This is for all you art-film aficionados, along with Elisabeth Moss fans. And you American-literature fans and horror appreciators will get a kick out of it, too.
"Shirley" is kinda/sorta based on the life of horror writer Shirley Jackson, author of the classic “The Lottery” and “The Haunting of Hill House.” What’s cool about the screenplay is it’s written as if Shirley herself had penned it.
There’s more of a little than “Who’s Afraid of Virginia Woolf?” here, with inebriated spouses, lies and manipulation going on behind a veneer of contented lives.
Shirley’s spouse is the philandering professor Stanley (Michael Stuhlbarg, “The Shape of Water.”) Shirley, who has anxiety and often can’t bring herself to get out of bed, has little time for other people and generally goes out of her way to make snide comments or verbally attack those around her.
Both she and Stanley drink a lot and trade barbs publicly and privately.
Young professor Fred (Logan Lerman, “The Perks of Being a Wallflower”), and his new wife Rose (Odessa Young, “Assassination Nation”) arrive, and begin what starts out as a short stay with the older couple.
After the vicious, insightful Shirley brings Rose to tears, she begins to befriend the younger woman, who acts as both servant and inspiration for Shirley’s new project.
The film is an adaptation of Susan Scarf Merrell’s “Shirley: A Novel.” It’s sprinkled with images that evoke moods both sinister and dreamy.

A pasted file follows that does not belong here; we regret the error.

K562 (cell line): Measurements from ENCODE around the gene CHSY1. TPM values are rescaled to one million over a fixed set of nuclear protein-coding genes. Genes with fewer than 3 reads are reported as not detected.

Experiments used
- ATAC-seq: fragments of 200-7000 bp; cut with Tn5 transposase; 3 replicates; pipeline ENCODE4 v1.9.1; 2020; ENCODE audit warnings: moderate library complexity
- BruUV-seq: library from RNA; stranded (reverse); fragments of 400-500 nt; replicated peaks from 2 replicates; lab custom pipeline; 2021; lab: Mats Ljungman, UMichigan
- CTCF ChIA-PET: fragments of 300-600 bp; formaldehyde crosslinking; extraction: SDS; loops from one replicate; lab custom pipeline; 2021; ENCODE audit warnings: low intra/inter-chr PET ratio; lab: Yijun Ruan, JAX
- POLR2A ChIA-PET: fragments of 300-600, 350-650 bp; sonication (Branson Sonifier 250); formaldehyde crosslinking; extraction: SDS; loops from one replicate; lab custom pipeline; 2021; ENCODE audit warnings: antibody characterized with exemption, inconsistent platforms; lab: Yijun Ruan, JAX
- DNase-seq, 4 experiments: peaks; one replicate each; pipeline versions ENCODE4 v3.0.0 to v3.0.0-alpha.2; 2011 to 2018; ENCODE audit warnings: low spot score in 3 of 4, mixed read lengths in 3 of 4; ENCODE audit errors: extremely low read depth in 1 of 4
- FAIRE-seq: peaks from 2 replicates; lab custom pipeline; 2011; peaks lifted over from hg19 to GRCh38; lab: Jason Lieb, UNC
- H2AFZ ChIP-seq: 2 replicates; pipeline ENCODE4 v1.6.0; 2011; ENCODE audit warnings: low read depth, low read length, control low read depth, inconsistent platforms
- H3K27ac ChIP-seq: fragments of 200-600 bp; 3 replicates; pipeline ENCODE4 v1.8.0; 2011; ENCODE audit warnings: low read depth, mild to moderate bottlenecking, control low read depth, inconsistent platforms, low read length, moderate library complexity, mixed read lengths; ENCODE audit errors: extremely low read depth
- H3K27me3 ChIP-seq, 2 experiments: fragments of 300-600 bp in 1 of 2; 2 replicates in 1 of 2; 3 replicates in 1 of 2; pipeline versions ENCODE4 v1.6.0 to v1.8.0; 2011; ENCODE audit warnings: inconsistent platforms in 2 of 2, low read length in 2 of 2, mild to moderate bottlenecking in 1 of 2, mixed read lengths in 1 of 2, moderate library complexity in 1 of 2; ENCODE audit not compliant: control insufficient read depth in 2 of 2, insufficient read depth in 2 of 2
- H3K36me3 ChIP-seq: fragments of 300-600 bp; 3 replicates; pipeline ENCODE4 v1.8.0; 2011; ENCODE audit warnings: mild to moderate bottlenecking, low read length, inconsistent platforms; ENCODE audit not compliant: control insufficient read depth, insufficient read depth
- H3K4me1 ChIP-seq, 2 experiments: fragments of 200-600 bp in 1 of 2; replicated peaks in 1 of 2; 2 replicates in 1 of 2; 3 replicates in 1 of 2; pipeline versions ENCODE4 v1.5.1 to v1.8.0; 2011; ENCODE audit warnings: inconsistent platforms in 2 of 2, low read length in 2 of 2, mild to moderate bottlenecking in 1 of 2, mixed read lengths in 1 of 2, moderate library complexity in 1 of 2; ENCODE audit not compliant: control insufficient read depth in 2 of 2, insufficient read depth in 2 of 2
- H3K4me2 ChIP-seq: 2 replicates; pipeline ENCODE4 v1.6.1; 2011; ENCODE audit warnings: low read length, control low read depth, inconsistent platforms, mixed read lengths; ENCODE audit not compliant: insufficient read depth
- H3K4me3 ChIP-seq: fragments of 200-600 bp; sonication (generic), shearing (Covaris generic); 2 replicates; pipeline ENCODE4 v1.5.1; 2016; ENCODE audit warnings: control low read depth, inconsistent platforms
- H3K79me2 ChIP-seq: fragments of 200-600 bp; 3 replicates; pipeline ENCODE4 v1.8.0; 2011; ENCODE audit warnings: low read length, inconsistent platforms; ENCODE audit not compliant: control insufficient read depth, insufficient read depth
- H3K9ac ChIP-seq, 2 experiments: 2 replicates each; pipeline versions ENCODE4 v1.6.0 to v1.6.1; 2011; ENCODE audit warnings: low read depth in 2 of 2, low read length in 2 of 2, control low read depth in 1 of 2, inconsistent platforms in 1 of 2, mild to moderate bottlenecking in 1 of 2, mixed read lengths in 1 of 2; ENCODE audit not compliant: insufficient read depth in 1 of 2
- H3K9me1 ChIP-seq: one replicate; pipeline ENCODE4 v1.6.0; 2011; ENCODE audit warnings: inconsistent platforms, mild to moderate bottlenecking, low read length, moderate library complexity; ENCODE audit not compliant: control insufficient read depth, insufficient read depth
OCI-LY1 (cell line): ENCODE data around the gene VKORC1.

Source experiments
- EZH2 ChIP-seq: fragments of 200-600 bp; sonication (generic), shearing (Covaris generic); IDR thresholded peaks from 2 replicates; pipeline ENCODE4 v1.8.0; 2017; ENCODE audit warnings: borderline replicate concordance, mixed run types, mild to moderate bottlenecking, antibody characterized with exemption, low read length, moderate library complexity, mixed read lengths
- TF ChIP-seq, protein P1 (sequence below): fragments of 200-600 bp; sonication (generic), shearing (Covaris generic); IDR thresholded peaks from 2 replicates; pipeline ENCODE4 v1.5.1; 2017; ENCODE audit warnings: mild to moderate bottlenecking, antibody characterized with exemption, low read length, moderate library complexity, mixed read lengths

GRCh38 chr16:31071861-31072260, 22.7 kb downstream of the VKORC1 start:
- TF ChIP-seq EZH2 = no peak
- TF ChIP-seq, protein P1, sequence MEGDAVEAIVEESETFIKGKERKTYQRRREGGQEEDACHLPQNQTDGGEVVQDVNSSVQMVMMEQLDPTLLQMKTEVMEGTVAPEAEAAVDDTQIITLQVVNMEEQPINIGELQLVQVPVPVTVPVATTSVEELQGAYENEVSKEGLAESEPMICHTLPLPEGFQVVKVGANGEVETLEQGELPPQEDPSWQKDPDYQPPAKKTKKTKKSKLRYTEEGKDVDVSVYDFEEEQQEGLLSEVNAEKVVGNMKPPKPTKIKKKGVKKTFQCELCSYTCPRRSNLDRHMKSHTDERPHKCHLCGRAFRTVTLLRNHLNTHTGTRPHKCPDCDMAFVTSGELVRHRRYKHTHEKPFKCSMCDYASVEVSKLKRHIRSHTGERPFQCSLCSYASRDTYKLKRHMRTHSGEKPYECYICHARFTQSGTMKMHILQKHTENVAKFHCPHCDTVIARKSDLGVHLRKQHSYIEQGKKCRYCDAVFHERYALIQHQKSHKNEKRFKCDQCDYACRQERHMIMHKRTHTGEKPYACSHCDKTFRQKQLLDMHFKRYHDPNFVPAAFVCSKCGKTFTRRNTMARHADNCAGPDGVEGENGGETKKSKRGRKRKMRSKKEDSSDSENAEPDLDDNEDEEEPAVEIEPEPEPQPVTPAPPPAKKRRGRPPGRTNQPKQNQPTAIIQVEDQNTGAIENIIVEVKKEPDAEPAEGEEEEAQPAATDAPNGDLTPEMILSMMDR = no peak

Moss not only resembles her character, but she also gives her a multi-dimensional feel, from a bully to an insecure wife, sometimes from one second to the next. She’s a terrific performer who gives every one of characters depth, regardless of the tone or subject of the film.
She and Stuhlbarg are wonderful together, always ripping into each other, having drinks, then stepping back to assess the damage and tearing each other apart again. Their cruel exchanges are reminiscent of the hard-drinking, battling couple played by Richard Burton and Elizabeth Taylor in “Who’s Afraid of Virginia Woolf?”
Young is terrific, too, as the bride who must find her way through a series of obstacles, none of the least of which is Shirley. Her character of Rose learns, grows and gains confidence, which earns her Shirley’s tentative trust and friendship.
It’s impossible to guess the lineup for the Academy Awards at this point, but I think Moss has a chance, and this film may too, for that matter.
I hope this spurs renewed interest in Shirley Jackson’s works (I advise you to start with “The Lottery.”)
I think Shirley Jackson herself would have appreciated this story about the horrors people sometimes visit upon each other — especially those who are closest to them.
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